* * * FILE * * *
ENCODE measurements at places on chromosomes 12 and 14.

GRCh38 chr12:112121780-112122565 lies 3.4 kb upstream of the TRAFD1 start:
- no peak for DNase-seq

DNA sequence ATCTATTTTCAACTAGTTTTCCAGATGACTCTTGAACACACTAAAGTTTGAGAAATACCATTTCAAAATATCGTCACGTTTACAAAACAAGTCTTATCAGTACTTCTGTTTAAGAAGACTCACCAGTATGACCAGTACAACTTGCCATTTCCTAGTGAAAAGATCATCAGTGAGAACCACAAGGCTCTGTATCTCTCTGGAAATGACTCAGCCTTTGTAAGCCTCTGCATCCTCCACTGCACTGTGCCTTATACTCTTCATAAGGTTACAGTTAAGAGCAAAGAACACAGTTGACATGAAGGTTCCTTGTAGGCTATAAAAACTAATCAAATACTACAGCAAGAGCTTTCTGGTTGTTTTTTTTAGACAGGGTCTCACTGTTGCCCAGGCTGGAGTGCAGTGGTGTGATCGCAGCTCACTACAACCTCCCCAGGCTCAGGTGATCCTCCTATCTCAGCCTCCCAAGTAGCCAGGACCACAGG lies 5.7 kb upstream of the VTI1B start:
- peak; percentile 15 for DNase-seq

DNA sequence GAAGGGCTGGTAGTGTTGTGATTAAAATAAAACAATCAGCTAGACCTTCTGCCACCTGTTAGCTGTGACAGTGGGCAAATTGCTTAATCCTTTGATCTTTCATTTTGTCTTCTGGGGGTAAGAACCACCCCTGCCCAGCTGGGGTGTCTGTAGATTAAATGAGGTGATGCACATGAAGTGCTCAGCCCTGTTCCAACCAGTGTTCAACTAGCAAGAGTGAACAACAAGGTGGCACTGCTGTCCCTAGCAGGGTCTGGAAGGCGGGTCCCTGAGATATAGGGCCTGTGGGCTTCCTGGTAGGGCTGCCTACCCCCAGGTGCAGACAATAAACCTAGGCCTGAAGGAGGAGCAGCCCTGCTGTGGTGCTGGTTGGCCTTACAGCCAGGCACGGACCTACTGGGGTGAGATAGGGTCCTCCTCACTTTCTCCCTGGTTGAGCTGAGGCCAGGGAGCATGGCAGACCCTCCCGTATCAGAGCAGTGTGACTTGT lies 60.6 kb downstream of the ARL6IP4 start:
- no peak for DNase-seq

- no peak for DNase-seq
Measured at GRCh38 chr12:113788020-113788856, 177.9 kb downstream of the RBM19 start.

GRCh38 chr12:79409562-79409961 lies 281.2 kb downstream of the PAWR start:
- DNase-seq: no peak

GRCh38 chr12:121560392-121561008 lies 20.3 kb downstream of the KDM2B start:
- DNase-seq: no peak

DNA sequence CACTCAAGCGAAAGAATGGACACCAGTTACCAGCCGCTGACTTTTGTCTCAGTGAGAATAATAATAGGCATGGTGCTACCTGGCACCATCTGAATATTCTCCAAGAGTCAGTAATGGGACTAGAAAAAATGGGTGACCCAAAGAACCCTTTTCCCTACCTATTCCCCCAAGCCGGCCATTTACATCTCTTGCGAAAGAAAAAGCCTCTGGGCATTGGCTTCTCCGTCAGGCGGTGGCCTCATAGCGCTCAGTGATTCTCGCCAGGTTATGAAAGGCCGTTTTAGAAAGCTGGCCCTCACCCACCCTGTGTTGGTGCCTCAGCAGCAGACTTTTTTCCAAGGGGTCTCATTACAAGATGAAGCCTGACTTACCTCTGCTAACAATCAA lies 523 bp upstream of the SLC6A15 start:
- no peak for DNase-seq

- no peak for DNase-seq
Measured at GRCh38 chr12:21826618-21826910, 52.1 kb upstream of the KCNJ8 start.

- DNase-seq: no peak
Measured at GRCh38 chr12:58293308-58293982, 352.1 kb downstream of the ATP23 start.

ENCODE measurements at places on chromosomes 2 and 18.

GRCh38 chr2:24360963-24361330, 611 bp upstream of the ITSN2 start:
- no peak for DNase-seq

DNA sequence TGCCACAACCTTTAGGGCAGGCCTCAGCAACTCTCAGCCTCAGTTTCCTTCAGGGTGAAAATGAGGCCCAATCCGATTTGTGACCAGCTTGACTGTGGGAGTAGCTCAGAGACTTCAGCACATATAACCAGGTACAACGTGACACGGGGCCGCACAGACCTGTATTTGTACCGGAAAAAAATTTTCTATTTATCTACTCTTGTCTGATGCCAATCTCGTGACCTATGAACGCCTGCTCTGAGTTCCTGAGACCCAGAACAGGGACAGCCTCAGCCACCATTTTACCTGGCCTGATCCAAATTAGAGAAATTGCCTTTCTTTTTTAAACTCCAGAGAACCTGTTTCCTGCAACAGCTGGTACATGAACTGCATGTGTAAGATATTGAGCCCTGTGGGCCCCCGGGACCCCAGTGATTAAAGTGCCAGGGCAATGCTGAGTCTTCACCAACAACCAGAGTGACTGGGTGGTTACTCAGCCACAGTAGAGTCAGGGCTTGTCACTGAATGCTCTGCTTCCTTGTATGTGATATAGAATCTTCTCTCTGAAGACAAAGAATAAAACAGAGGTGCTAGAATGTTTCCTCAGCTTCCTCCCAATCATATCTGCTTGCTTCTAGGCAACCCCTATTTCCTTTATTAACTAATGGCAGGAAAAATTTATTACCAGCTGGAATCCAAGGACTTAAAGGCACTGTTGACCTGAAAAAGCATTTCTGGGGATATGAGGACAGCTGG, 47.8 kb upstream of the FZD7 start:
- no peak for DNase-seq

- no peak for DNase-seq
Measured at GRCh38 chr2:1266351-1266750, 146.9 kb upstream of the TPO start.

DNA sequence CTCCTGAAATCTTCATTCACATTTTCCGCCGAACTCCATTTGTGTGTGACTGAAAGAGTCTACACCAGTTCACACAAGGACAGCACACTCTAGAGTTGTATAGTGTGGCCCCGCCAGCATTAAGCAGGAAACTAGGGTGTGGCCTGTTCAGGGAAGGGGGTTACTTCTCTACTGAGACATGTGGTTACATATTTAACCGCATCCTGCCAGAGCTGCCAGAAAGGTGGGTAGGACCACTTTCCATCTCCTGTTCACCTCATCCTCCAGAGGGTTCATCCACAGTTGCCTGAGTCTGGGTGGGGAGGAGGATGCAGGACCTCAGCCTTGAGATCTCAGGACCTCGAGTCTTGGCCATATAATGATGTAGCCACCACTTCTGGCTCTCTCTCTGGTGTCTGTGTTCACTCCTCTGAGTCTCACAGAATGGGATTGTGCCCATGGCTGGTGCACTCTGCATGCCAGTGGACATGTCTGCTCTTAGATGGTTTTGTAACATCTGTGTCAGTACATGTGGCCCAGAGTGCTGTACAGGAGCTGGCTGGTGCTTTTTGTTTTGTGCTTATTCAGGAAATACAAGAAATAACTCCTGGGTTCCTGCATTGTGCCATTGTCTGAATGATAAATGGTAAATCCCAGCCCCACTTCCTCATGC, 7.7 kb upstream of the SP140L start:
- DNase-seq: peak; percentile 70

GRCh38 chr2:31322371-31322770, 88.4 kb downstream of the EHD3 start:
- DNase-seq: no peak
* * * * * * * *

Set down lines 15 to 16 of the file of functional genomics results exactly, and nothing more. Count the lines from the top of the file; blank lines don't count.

- no peak for DNase-seq

- no peak for DNase-seq